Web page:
Democrats are eager to take advantage of the only commemoration of Jan. 6 Americans will likely tolerate. The party, spearheaded by pre-retiree Nancy Pelosi, is trying to push through two bills that they hope will boost Democrat Party voter turnout after the For the People Act was defeated multiple times. They may actually have unwitting allies in neo-conservatives pushing the Electoral Count Act.
On a Sunday broadcast, Pelosi actually accused the entire Republican Party of a “legislative continuation of what they did on Jan. 6.” At some point, conservatives must wake up to the realization that Pelosi and Democrats seek to encourage more violence by using inflammatory rhetoric.
On Tuesday, Joe Biden will be in Georgia to use the Jan. 6 narrative to push for the elections-takeover legislation and accuse Republicans of depriving Black Americans of the right to vote.
Still, some Republicans are talking about caving in to demands which would codify a dishonoring version of events and hand Democrats a win on their big lies about voter suppression and other electoral conspiracy theories.
All of this under the guise of preventing political violence while using divisive language that encourages more violence.
A year after the Capitol riot, Senate Majority Leader Chuck Schumer is taking orders from Pelosi, and the reelection committees looking at prospective midterm losses, to get tough. Schumer says he’s willing to vote to end the filibuster.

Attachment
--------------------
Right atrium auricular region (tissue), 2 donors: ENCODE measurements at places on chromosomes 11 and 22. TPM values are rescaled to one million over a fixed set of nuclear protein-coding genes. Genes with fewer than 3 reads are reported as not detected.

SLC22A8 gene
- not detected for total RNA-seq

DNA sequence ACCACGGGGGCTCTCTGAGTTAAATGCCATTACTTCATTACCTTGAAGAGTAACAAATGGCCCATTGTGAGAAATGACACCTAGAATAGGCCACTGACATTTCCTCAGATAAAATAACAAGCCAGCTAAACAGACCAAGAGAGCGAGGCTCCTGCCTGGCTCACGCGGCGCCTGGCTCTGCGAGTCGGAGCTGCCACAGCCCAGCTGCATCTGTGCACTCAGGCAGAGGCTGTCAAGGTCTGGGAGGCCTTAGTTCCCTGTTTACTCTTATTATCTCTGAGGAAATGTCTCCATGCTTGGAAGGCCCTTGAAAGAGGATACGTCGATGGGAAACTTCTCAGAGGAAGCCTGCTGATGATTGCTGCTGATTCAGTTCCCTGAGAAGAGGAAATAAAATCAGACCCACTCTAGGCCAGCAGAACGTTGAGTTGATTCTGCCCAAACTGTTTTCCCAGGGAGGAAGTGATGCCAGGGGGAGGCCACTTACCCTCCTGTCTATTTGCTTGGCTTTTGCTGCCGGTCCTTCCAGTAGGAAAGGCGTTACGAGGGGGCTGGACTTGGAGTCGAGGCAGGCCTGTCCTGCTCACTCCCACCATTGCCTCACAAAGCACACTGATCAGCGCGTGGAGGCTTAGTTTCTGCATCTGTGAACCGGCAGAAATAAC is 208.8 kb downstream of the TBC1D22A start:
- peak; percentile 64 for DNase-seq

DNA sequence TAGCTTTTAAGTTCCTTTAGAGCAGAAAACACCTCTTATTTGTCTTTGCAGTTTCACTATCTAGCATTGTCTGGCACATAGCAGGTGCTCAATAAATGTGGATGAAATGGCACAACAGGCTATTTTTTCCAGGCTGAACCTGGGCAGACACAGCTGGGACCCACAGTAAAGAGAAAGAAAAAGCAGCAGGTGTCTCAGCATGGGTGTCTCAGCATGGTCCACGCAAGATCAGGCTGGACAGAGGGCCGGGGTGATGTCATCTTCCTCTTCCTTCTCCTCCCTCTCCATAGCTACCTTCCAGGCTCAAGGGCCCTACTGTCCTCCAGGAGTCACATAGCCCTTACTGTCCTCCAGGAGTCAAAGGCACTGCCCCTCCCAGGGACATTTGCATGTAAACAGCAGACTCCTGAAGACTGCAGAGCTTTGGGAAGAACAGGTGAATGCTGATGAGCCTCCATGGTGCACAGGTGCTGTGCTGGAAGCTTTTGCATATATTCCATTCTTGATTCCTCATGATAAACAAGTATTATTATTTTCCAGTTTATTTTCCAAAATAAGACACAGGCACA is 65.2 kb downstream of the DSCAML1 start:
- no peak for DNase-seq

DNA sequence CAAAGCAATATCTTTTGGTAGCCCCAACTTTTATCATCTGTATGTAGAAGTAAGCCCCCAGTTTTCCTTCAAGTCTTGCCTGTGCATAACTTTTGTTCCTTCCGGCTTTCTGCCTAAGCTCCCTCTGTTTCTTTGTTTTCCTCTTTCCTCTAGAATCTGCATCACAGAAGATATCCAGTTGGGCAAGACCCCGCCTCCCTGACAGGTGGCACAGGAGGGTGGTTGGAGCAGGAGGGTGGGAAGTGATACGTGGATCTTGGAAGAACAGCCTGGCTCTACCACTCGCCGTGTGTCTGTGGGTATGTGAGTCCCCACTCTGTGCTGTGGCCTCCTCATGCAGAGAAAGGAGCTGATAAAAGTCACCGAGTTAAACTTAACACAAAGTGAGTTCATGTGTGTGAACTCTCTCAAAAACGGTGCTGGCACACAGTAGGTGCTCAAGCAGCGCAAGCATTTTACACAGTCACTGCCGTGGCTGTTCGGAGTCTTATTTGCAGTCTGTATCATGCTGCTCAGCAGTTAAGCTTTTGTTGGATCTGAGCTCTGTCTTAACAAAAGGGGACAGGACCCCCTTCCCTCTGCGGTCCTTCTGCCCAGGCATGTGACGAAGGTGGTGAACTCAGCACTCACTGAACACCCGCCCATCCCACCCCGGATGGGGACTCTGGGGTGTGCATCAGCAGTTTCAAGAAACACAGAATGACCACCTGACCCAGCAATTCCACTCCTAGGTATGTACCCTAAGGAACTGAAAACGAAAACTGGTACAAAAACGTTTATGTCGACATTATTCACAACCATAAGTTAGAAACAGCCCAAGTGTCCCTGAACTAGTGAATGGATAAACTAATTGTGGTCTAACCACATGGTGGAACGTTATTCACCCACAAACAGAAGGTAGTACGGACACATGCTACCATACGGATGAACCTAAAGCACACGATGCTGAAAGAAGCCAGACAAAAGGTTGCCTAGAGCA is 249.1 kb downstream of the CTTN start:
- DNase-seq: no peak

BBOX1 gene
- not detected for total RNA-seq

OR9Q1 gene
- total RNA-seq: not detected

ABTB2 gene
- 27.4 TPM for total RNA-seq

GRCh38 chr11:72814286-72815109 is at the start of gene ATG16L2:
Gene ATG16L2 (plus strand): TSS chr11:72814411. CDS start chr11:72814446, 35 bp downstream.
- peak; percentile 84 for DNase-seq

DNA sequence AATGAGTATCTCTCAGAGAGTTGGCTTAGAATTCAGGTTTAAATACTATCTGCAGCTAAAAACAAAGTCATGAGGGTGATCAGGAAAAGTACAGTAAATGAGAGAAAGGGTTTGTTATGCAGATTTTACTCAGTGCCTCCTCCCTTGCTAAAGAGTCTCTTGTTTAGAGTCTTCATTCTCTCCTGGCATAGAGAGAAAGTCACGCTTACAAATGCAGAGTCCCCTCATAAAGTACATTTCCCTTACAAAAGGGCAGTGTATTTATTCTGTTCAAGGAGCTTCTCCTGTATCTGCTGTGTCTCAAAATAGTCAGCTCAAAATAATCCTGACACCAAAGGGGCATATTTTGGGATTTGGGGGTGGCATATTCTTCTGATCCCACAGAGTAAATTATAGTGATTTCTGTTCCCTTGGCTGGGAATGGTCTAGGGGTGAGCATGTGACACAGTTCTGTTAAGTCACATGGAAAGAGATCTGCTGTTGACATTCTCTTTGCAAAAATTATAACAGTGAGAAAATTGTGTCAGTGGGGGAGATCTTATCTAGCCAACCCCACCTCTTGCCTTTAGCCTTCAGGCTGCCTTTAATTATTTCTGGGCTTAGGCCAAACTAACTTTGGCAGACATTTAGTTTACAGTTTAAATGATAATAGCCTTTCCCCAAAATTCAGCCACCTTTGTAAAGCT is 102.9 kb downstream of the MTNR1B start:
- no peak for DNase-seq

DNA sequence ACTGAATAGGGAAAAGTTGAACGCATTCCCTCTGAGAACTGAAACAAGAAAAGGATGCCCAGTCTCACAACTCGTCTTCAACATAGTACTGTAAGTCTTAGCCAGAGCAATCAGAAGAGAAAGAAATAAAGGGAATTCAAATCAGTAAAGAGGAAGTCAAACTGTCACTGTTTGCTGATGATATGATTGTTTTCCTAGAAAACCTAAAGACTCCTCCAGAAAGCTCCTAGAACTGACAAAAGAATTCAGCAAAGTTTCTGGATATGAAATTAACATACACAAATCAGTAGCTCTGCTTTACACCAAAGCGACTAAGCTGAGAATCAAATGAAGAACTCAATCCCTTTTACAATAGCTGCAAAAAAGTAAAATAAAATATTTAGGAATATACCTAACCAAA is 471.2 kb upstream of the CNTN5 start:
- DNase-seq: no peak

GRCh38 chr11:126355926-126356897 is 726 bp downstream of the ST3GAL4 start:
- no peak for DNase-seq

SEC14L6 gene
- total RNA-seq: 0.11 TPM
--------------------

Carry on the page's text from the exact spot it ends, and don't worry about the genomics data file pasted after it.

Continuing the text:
Far from resolving discontent, erasing another democratic norm will make America less stable by bringing more power to Washington, D.C., and giving voters less voice.
Yet, the establishment Republican wing of the GOP has pushed for compromise. National Review penned an editorial imploring Republicans to pass the Electoral Count Act. The piece thematically echoed Democrat midterm slogans alleging that “democracy is under attack.” This position puts the power of centralized institutions over states and voters.
This progressive position is also naïve. “But if anything, a show of bipartisan cooperation on neutral rules for resolving election contests would rob Democrats of a rhetorical weapon,” the editorial claims.
Compromising with Democrats on this bill isn’t going to make any of their concerns go away. It certainly won’t rob them of a “rhetorical weapon” in their media-friendly appearances. It will embolden them.
Congressional Republicans must support Democrat Sens. Joe Manchin and Kyrsten Sinema in holding the line against filibuster rule changes and the two far-left voting rights bills. Any compromise puts these senators in an untenable position.
Some conservatives don’t see the obvious. As our friends at National Review put it, “Support for a standalone ECA bill from [Mitch] McConnell and [John] Thune would be a win-win: If Democrats join them, they can enact good policy, outflank Schumer’s strategy of painting them as anti-democratic obstructionists…”
There’s a problem, though.
The Democrats wiping out the filibuster to pass election laws that help Democrats has nothing to do with firming up language around the procedural counting of Electoral College votes or hearing objections. Democrats need a political win and they need either Republican cooperation or to torpedo one of their two moderates in order to obtain a victory.
Republicans should not afford Democrats the opportunity to legitimize this partisan argument or use Jan. 6 or Martin Luther King Jr. Day to get there.